For P&N doctoral students, the Major Area Paper (MAP) is the first major milestone in the student's PhD program. For clinical doctoral student Kate MacDuffie, her MAP turned into a published article, with co-author Tim Strauman, and was recently cited in an APA blog post.
"This work was motivated by my involvement in public outreach efforts like Brain Awareness Week at Duke, MacDuffie says. "Through these community experiences, I became interested in the impact of learning about one’s own biology, and was surprised to find very little in the clinical literature on the topic. Given our rapidly advancing understanding of the biological basis of psychopathology, research is urgently needed to establish the best way of communicating this new scientific knowledge to those who are most affected by it—patients with a diagnosis. Our paper highlights the need for improved communication, and proposes a framework for helping patients understand their own biology."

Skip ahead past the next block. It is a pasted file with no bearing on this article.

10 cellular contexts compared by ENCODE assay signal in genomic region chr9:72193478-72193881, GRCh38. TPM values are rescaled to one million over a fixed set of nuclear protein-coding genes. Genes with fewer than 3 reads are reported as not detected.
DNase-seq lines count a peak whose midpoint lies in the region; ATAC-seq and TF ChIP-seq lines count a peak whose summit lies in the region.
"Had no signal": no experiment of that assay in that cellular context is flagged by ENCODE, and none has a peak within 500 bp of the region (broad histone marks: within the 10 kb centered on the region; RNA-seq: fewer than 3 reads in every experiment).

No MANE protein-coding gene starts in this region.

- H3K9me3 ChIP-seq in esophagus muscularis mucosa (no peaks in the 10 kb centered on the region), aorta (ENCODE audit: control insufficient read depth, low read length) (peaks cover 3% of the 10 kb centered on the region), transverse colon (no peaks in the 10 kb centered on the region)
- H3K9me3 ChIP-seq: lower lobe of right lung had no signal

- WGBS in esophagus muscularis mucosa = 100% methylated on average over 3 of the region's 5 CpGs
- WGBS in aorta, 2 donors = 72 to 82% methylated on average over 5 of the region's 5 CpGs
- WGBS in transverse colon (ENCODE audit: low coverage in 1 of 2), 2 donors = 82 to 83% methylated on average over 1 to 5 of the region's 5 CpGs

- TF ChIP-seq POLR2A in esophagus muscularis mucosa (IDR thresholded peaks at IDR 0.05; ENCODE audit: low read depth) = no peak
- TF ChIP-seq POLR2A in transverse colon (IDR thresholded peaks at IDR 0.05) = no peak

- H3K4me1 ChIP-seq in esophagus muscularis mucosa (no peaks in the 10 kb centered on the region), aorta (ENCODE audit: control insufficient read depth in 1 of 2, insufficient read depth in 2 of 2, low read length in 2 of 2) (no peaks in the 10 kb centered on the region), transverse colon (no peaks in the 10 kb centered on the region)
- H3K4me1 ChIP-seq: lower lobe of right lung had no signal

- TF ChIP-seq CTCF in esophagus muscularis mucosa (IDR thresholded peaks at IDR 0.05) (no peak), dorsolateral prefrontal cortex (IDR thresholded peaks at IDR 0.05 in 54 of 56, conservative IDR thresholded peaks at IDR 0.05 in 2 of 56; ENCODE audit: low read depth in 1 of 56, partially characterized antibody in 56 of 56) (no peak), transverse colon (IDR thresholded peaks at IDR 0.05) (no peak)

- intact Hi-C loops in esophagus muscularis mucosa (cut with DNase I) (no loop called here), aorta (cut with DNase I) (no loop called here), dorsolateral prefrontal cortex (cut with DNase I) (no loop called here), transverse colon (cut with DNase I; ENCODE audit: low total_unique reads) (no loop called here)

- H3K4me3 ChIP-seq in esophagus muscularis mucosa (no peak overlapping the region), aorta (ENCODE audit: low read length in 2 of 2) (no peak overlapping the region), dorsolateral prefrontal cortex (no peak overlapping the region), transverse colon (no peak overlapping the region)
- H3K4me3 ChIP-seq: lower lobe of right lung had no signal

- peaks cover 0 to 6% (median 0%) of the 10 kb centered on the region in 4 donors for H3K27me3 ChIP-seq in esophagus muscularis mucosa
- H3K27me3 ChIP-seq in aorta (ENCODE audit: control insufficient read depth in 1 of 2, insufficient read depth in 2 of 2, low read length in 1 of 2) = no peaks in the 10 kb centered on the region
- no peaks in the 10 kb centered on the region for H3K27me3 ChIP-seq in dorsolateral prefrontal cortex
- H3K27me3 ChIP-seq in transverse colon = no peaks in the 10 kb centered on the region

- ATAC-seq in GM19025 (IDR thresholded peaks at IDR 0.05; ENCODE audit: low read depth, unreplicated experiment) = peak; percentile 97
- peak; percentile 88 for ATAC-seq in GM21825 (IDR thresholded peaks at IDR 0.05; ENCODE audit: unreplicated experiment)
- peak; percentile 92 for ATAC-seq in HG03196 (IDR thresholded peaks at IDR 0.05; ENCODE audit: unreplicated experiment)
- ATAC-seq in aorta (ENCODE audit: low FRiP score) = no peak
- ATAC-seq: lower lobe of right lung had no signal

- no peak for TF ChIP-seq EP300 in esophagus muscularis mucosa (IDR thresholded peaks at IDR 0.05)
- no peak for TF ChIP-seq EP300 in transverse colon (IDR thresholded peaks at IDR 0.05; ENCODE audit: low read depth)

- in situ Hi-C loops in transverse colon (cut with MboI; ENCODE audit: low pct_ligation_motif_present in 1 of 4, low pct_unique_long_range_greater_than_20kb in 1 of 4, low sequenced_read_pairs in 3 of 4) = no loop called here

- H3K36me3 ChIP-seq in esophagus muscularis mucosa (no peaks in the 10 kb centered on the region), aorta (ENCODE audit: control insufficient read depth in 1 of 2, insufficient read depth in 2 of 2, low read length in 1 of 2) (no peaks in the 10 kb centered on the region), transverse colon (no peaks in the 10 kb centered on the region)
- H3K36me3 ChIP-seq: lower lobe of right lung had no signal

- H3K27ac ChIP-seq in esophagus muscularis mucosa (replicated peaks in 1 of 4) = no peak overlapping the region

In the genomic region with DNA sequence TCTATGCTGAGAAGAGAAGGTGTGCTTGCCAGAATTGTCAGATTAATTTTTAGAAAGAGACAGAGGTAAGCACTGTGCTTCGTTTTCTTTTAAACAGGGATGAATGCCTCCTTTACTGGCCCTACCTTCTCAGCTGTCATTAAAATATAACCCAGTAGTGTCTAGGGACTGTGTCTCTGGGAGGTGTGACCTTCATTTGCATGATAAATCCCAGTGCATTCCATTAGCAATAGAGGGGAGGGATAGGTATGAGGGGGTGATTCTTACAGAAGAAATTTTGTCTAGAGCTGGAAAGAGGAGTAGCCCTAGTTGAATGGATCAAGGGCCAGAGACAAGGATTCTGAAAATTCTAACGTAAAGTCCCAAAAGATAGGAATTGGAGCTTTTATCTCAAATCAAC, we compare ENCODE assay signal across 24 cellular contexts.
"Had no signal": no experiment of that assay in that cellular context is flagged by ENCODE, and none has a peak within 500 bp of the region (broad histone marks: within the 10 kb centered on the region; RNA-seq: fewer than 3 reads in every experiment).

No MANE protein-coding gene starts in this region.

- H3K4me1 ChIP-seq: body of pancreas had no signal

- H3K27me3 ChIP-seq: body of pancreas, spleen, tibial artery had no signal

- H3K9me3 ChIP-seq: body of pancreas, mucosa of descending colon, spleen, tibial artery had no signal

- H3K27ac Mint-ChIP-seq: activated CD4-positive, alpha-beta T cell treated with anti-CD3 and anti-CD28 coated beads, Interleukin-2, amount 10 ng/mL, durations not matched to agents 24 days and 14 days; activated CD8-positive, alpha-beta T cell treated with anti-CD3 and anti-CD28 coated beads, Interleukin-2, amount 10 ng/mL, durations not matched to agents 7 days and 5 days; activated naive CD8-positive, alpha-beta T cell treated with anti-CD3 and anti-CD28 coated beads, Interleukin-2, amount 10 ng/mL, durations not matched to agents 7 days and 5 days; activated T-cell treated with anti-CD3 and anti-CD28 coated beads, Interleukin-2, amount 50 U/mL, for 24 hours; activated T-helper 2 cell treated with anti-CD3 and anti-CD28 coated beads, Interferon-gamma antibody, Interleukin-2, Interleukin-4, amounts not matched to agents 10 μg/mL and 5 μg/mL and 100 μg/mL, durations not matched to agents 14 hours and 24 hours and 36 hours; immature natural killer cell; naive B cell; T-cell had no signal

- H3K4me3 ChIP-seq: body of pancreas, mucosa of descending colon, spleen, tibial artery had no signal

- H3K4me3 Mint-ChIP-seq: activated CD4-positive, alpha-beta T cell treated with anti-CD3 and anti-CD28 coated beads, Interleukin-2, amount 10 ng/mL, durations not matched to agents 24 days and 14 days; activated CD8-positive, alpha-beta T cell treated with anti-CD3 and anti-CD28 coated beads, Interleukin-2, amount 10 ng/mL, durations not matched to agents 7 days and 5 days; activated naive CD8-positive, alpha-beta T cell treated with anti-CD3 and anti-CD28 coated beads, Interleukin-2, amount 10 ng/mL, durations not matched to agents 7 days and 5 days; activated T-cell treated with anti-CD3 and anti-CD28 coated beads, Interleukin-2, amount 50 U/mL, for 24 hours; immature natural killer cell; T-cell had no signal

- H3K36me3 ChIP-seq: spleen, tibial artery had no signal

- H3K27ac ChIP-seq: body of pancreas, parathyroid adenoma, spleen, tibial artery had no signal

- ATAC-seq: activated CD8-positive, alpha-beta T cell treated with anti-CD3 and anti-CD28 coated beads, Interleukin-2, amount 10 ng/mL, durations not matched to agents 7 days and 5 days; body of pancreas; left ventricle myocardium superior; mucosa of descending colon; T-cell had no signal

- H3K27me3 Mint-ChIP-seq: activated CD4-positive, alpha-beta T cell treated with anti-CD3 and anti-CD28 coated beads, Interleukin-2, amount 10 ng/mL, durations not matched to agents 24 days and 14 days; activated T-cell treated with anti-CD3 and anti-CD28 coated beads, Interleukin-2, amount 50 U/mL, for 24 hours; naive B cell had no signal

MacDuffie, KE & Strauman, TJ. (In press). Understanding our own biology: the relevance of auto-biological attributions for mental health. Clinical Psychology: Science and Practice.